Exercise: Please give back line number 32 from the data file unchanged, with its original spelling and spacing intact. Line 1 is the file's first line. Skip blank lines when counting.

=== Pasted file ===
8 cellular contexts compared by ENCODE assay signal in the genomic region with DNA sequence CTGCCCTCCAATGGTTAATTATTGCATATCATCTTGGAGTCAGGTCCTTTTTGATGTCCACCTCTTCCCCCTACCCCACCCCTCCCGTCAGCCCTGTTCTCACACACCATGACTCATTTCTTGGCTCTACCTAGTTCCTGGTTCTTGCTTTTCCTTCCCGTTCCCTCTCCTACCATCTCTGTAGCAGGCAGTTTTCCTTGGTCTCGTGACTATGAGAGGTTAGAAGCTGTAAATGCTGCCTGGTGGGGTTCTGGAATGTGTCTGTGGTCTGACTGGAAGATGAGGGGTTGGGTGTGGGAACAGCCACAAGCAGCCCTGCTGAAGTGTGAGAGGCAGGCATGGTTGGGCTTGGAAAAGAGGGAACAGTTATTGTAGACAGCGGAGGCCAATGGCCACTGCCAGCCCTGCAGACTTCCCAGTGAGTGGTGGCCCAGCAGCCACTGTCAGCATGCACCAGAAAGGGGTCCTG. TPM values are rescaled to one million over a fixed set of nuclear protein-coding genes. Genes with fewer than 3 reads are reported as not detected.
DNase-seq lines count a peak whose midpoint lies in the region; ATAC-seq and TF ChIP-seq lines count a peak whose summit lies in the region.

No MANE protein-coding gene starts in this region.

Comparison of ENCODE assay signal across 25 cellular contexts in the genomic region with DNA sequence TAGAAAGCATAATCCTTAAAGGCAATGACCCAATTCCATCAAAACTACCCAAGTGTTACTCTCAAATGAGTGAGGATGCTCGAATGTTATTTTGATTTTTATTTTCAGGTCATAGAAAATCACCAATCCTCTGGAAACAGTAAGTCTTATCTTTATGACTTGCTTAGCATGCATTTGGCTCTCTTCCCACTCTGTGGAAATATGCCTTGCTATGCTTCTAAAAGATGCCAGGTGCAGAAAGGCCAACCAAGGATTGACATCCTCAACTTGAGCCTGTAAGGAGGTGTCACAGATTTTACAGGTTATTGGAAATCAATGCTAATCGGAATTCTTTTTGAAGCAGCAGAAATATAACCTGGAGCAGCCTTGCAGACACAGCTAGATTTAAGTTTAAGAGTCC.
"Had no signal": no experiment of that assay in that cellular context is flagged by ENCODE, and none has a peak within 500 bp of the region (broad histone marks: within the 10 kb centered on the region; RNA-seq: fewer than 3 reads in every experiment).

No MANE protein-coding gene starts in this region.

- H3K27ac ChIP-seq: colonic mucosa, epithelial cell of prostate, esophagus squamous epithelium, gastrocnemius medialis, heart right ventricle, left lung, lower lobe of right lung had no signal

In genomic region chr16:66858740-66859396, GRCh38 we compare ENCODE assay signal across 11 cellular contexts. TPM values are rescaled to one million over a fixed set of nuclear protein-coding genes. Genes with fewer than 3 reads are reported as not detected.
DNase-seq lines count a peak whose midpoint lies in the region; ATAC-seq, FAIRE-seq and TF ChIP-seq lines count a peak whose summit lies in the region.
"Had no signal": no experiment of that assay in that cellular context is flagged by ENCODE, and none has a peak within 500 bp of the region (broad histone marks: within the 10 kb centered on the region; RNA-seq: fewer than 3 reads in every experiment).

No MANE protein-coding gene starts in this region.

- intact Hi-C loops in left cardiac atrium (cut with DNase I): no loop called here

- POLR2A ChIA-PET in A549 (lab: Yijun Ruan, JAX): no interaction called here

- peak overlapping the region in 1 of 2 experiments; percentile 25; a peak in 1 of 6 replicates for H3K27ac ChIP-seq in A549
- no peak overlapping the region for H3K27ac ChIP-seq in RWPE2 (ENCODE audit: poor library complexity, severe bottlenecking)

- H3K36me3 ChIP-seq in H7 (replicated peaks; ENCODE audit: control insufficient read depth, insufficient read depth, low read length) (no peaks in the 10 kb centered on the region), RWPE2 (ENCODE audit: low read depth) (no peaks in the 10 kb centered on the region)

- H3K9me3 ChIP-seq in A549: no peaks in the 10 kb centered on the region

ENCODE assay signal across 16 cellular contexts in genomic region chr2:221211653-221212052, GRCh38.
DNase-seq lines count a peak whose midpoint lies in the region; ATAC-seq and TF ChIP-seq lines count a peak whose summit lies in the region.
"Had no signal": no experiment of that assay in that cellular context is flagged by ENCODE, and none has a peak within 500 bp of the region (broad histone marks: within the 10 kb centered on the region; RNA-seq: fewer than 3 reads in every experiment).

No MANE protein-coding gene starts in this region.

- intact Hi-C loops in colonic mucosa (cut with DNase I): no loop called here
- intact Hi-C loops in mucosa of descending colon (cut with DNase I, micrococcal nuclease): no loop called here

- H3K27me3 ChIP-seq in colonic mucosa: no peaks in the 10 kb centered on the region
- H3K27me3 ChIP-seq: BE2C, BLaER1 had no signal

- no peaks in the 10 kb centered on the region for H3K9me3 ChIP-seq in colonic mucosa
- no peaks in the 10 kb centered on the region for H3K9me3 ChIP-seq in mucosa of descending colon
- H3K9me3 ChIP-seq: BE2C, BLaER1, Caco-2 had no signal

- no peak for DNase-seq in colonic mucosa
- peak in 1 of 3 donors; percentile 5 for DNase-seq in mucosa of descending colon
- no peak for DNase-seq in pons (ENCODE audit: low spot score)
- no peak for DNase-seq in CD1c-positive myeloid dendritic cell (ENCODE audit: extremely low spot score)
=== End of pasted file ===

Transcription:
- no peak for DNase-seq in CD1c-positive myeloid dendritic cell (ENCODE audit: extremely low spot score)